So we always want a call or a meeting to have a purpose. Maybe you’re thinking about a change. Maybe you’re thinking about something that will impact governance at a board and you want to hear what we’re saying. It’s also important to define the agenda in advance. We want to have a clear purpose for the meeting and the right sort of people at the meeting. We want the meeting to allow us to exchange information, to listen to each other, and then to provide us with the opportunity to give feedback.
Michelle Edkins, Managing Director, BlackRock: When it comes to considering who in senior management attends and represents the company, I think companies need to be more thoughtful, without wishing to offend anyone, about not having people with a very traditional mindset, where you just do meetings with shareholders to broadcast the company’s message. That’s a real missed opportunity to hear shareholders’ views, and to listen for things perhaps not said. It’s important to hear shareholder’s views on issues and clarify what shareholders don’t understand about the company. Often that’s quite a significant factor, especially if in six months’ time there is an event where that lack of understanding means that the outcome is not optimal for the company.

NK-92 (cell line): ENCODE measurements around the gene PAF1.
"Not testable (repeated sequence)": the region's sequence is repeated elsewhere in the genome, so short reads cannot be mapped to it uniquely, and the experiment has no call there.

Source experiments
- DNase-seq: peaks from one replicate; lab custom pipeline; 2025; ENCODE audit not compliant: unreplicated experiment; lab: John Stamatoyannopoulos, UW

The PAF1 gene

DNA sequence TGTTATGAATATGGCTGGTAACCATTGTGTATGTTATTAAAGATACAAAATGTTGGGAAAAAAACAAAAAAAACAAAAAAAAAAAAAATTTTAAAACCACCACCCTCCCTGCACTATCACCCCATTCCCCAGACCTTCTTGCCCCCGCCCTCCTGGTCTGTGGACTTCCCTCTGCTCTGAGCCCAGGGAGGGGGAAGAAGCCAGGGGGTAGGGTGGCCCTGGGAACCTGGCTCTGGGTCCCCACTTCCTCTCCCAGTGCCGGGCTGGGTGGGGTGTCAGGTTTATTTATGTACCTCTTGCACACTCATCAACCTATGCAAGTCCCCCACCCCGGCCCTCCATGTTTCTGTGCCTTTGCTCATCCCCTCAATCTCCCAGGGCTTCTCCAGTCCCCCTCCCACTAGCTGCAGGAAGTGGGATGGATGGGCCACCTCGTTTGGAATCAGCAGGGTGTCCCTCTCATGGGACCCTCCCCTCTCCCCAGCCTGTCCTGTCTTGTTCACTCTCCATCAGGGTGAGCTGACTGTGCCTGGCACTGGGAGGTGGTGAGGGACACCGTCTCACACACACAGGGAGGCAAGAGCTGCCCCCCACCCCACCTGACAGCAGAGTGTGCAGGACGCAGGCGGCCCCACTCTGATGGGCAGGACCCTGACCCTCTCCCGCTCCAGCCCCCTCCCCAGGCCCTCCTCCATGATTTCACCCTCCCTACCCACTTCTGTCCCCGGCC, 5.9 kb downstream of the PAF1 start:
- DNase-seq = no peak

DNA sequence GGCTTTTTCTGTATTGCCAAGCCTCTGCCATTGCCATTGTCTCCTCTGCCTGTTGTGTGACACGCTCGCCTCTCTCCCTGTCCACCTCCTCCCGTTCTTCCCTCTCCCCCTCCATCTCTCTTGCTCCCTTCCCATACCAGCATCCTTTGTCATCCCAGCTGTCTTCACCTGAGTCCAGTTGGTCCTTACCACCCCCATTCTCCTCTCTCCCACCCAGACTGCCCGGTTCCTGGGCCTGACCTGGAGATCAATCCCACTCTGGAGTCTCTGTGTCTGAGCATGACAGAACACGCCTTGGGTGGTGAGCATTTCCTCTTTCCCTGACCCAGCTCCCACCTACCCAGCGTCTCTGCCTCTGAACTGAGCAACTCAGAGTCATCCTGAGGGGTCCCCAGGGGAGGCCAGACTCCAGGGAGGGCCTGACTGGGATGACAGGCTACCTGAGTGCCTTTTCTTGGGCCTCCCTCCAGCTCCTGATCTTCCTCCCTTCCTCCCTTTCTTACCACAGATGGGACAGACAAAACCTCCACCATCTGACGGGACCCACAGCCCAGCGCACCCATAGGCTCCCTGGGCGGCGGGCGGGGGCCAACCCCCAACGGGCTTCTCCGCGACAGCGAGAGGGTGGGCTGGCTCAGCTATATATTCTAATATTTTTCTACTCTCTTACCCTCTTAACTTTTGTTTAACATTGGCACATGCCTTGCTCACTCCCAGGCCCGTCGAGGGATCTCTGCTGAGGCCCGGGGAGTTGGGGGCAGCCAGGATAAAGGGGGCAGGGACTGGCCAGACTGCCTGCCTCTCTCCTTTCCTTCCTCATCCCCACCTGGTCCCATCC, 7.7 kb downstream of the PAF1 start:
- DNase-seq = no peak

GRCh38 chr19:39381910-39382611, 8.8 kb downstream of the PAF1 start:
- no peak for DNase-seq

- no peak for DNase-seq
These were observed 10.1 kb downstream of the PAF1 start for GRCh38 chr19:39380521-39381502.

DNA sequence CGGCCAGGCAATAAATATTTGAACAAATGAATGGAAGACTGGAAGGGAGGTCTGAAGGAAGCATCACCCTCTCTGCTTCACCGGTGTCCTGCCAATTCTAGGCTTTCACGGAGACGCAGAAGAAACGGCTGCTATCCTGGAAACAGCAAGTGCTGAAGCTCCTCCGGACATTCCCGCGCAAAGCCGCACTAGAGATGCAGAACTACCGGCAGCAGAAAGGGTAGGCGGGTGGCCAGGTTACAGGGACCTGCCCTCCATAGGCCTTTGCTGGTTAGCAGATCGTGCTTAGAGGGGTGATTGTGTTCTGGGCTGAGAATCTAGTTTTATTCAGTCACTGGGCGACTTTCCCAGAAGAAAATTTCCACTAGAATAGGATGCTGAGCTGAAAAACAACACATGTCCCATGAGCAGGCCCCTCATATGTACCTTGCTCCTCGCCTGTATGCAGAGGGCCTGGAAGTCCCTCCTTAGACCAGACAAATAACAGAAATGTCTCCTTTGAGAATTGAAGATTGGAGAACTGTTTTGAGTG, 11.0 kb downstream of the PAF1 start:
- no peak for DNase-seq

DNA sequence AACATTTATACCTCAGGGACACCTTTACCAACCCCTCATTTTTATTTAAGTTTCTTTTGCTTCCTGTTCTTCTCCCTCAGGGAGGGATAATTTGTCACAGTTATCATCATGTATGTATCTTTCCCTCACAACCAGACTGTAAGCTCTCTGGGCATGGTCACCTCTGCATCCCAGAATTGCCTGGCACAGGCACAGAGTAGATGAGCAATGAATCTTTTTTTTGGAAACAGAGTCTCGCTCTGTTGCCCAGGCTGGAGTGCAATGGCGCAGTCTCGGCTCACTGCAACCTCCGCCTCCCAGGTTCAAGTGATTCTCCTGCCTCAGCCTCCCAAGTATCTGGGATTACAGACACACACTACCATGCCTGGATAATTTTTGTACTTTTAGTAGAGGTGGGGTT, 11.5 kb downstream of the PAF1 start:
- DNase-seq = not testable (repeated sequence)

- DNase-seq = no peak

In my experience, the role of the Corporate Secretary is becoming increasingly important in those “listening” meetings, rather than “broadcasting” meetings. I think that companies would do themselves a real service by thinking about how they structure that role and make it a more significant part of the outreach to their long-term steady-state shareholders.
If you haven’t already done so, be sure to check the webcast transcript out.
Podcast: Individual Director Evaluations
In this podcast, Kris Veaco of the Veaco Group discusses individual director evaluations, including:
– Why aren’t individual director evaluations more common?
– What is the process for evaluating individual directors?
– What do you do with the evaluation results?
– What are some of the benefits of individual director evaluations?
– Any final thoughts?
– by Randi Val Morrison